Termites more of a concern when buying in Bayside...


Termites attack “virtually every timber” of house

 
Emma Watson, Mordialloc Chelsea Leader
March 21, 2017 3:15pm

DREAMS of a beautiful investment property quickly became an expensive nightmare when Kerri Hancock discovered termites in her house.

“Virtually every timber in the house has been affected,” Ms Hancock said.

The Kingston woman decided to add her voice to Leader’s “War on white ants” campaign in order to warn other homeowners to check for the highly destructive insect.

Leader is calling on Kingston council to declare the region termite-prone, which would force developers to ensure anti-termite measures are incorporated in all new builds.

Ms Hancock’s destroyed property in Seaford was built in the 1970s, long before Frankston Council declared itself a termite prone zone and introduced new building controls.

She said her horror experience prompted her not just to support the push for Kingston to join declared councils like Frankston and protect all future buildings, but also to urge owners of older properties to check them.

Termite destruction at Kerri Hancock’s Seaford house. Picture: Chris Eastman

“I would definitely encourage all homeowners to get regular inspections and implement protection barriers as a precaution,” she said.

“They may be living with termites and not know until it’s too late.”

Ms Hancock bought the Seaford house in November 2016 only to find a mud trail months later when she pulled the old kitchen apart to kick start renovations. That trail was the first sign of a white ant infestation throughout the house.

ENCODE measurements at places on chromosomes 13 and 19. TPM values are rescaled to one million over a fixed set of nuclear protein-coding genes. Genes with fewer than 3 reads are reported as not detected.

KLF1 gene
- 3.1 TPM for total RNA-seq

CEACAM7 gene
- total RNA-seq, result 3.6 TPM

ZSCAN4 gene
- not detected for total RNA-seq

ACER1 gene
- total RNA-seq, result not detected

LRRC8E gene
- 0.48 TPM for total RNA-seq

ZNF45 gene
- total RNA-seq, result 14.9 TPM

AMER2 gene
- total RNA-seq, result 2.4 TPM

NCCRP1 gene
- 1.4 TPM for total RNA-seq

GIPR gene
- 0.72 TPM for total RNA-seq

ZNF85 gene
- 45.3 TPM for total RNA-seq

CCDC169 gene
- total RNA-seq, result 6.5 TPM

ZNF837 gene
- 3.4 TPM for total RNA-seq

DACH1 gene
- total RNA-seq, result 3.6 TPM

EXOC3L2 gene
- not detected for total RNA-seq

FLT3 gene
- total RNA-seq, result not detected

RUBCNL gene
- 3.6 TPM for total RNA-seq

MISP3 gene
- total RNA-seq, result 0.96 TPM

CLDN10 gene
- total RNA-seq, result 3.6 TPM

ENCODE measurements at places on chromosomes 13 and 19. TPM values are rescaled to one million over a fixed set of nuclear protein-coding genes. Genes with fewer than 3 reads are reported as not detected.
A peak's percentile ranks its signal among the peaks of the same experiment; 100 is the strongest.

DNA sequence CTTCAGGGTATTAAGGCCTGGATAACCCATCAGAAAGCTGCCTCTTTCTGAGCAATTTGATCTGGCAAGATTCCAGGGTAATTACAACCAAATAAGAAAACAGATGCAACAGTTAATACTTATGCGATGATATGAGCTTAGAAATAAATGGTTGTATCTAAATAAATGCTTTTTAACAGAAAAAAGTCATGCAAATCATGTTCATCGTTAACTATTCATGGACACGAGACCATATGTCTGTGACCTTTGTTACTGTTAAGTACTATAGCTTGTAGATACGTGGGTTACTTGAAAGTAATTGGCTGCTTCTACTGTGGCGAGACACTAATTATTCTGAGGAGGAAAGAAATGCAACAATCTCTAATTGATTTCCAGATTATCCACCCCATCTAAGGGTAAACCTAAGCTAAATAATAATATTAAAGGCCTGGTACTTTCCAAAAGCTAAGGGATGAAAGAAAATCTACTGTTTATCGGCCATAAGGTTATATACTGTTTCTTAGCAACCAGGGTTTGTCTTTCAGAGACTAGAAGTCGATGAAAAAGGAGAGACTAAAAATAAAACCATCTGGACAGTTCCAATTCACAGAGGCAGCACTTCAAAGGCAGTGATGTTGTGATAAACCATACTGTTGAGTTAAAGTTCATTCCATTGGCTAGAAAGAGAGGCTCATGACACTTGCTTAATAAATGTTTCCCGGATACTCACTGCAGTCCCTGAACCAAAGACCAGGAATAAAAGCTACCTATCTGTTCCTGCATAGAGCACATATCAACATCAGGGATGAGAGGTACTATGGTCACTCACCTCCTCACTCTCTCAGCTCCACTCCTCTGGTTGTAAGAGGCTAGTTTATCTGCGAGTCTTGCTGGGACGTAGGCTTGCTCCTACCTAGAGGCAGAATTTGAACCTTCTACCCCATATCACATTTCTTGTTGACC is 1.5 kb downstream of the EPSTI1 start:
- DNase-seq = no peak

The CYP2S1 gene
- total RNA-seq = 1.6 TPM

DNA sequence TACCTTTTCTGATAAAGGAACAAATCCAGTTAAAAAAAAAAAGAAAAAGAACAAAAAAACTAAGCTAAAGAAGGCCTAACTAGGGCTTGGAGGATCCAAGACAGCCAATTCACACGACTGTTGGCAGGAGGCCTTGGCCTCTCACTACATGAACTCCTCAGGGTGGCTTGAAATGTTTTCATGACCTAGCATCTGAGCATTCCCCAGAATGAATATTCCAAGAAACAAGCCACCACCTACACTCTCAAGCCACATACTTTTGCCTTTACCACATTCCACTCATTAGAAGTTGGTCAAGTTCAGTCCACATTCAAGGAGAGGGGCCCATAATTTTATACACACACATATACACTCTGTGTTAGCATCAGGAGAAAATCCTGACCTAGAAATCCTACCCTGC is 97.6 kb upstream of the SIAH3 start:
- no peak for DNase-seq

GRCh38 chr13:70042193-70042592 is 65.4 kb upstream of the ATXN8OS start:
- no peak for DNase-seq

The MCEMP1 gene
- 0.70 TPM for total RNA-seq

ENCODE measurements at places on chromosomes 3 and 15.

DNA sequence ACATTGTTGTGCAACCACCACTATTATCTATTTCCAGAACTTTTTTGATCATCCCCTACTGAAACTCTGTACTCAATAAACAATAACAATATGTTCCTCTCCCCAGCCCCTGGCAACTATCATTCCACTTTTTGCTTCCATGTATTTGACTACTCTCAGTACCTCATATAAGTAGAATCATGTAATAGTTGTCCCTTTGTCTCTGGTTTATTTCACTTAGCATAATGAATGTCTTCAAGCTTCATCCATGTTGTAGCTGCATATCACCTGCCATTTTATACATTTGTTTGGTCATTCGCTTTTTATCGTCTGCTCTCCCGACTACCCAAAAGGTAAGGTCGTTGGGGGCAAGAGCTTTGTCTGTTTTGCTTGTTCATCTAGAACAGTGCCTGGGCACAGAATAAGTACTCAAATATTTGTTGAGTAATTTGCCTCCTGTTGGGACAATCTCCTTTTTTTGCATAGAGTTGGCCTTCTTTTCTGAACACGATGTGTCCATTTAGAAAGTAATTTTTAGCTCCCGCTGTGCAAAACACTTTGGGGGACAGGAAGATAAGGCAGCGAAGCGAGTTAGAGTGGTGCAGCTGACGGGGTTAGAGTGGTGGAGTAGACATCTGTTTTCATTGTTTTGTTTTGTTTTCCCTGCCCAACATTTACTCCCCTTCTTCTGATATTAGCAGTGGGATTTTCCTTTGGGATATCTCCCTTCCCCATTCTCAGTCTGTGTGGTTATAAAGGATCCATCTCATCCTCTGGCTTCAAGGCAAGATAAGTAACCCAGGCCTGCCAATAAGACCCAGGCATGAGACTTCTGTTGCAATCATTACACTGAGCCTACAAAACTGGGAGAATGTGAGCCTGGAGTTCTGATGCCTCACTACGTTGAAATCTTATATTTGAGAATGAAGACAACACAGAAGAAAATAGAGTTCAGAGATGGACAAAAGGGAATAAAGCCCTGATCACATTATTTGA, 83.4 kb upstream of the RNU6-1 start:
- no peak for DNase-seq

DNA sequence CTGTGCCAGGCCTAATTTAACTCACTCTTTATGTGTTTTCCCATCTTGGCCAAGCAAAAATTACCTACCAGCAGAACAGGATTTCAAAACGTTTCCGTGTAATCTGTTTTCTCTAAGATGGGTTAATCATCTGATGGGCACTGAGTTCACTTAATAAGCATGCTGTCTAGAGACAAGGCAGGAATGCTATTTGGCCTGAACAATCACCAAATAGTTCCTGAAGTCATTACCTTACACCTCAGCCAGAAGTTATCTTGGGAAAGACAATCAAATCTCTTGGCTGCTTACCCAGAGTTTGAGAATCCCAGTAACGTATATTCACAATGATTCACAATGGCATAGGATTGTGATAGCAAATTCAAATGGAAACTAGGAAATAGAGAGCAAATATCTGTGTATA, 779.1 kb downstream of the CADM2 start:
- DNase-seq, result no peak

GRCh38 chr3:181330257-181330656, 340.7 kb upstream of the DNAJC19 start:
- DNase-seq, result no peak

Kerri Hancock shows some of the termite damage. Picture: Chris Eastman

In Victoria, it’s up to local councils to declare themselves at risk of termites, despite industry experts claiming the white ant is everywhere.

Frankston Council, which includes Seaford, declared itself a termite danger zone in April 2007.

Developers must now install a termite barrier — chemical, graded particle or sheet metal — on new buildings before an occupancy permit or certificate of final inspection is issued.

Frankston chief executive Dennis Hovenden said the move was to “protect building owners and the value of the municipality’s built environment”.

But he encouraged existing property owners to inspect their property for termites every 12 months.

Ms Hancock said she had notified her neighbours of her infestation.

“They may have not only been eating our house, but a lot of other houses in the area as well, because they’re subterranean,” she said.

Kingston is one of 24 unprotected municipalities in Victoria.

Councillor Tamsin Bearsley has called for council officers to present a report on termite mitigation which includes termite incidents across Kingston, advice from industry experts, how other councils protect against the ants and the impact a termite declaration would have on insurance premiums and property values.

Termites a big concern now in Kingston/Frankston Councils and certain signs weren't picked up by a pest company.

Kerri is on a mission to save other property buyers feel free to call Kerri Hancock Bayview Real Estate 0408 998 029.

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